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Fix Your Nutrition for Better Brain Health
Abby Campbell, BSc, SFN, SSN, CPT, is a leading professional fitness and nutrition expert, researcher, and published author of "One Size Does NOT Fit All Diet Plan," one of Amazon's Top Gluten-Free and Weight Loss Diets. She is also a mother of three children - all labeled as either autistic, gifted, or creatively artistic. (You may read more about Abby at the bottom of this article.)
How often do you have brain fog or faigue?
“You are what you eat.”
You’ve probably heard this phrase dozens of times throughout your life. The notion is that a healthy diet will provide you with a fit and trim body. But, do you know that what you eat also affects your brain health?
Over the last several decades, the global food industry has impacted our eating habits profoundly. In addition to increases in heart disease and obesity, dietary changes have had a huge effect on mental well-being. It is only now that we are realizing this. Reported by the Center for Disease Control and Prevention (CDC), depression alone accounts for nearly one in 10 adults in the United States. Key findings by the National Health and Nutrition Surveys (2005-2008) also show that 11 percent of Americans over the age of 12 are on some form of antidepressant medication, while more than 60 percent have taken it for more than two years.
Depression is not the only illness that affects brain health. Anxiety, bipolar disorder, schizophrenia are just a few other disturbances. In fact, the CDC reported that about 25 percent of adults in the United States have a mental illness. Moreover, “50 percent will develop at least one mental illness during their lifetime.” Other than mental illness, many Americans are also faced with brain fog and fatigue.
If any of the following sounds like you, fixing your nutrition for better brain health will help.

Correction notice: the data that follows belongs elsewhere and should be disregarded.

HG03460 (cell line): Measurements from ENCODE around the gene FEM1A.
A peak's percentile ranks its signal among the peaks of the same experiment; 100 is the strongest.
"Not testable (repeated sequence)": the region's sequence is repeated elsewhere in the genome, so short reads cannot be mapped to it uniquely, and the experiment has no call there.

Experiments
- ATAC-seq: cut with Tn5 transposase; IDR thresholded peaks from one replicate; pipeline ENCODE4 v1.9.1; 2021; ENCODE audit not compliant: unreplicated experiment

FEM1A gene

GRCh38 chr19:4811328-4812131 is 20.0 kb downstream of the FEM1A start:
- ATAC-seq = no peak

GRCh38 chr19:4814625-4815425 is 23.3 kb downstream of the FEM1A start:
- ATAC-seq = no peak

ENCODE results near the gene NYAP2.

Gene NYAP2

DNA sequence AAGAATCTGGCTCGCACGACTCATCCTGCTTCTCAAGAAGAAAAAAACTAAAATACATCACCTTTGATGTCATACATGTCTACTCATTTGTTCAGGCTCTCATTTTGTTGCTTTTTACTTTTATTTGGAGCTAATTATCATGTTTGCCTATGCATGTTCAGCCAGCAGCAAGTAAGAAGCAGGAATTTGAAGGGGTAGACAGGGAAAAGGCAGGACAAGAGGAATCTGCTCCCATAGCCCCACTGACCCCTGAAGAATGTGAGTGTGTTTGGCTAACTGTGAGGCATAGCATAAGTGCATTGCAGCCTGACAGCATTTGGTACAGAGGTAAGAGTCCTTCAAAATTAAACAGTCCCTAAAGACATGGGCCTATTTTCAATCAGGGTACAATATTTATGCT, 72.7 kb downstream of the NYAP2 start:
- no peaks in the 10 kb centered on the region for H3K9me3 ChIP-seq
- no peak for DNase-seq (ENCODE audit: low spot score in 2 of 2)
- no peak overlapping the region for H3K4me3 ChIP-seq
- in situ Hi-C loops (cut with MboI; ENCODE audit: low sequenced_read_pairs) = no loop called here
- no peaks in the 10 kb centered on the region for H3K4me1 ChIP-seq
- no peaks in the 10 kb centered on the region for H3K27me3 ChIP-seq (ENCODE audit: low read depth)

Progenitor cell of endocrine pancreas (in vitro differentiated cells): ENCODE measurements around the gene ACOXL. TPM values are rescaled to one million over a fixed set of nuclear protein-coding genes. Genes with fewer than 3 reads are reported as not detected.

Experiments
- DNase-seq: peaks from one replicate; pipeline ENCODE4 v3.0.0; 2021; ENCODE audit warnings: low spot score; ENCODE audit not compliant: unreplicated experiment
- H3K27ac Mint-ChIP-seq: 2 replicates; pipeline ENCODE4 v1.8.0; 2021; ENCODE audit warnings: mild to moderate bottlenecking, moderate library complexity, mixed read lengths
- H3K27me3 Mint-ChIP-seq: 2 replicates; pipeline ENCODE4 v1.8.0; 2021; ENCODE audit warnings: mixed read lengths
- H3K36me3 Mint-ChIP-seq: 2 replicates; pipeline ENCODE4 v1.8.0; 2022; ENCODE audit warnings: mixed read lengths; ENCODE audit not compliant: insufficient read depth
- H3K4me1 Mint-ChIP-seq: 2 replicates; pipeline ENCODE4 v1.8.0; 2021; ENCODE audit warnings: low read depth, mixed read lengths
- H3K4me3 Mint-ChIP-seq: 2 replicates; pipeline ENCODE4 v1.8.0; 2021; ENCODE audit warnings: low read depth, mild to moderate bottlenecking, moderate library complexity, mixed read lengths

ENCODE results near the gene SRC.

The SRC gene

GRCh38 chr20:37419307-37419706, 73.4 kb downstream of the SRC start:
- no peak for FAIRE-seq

- your thinking isn’t clear
- you’re unable to process information as well as you use to
- your responses to questions aren’t appropriate
- you memory is poor
- you can’t remember appointments or where you left your keys
- you’re not comprehending what others are saying
Adjusting your daily diet may not be something you considered in the past, but it is necessary to for better brain function.
Mental Health and Diet
Medical research now shows that depression and dementia are affected by our diets. In fact, studies indicate that people who eat more junk and empty calorie foods are at an increased risk for depression. While dementia has certain risk factors (i.e., high cholesterol, hypertension, type 2 diabetes, and high body fat), these factors are influenced by dietary habits. On the other hand, a diet like the Mediterranean Diet has been shown to increase cognition and protect against dementia.
While some psychiatrists may express doubt that nutrition can help at all, we must appreciate the question Dr. William Walsh brings to the table: “Where do our neurotransmitters come from?” According to his article The Critical Role of Nutrients in Mental Health published by Mental Health Consulting:
“The brain is a chemical factory that produces serotonin, dopamine, norepinephrine, and other brain chemicals 24 hours a day. The only raw materials for their syntheses are nutrients, namely, amino acids, vitamins, minerals, etc. If the brain receives improper amounts of these nutrient building blocks, we can expect serious problems with our neurotransmitters.”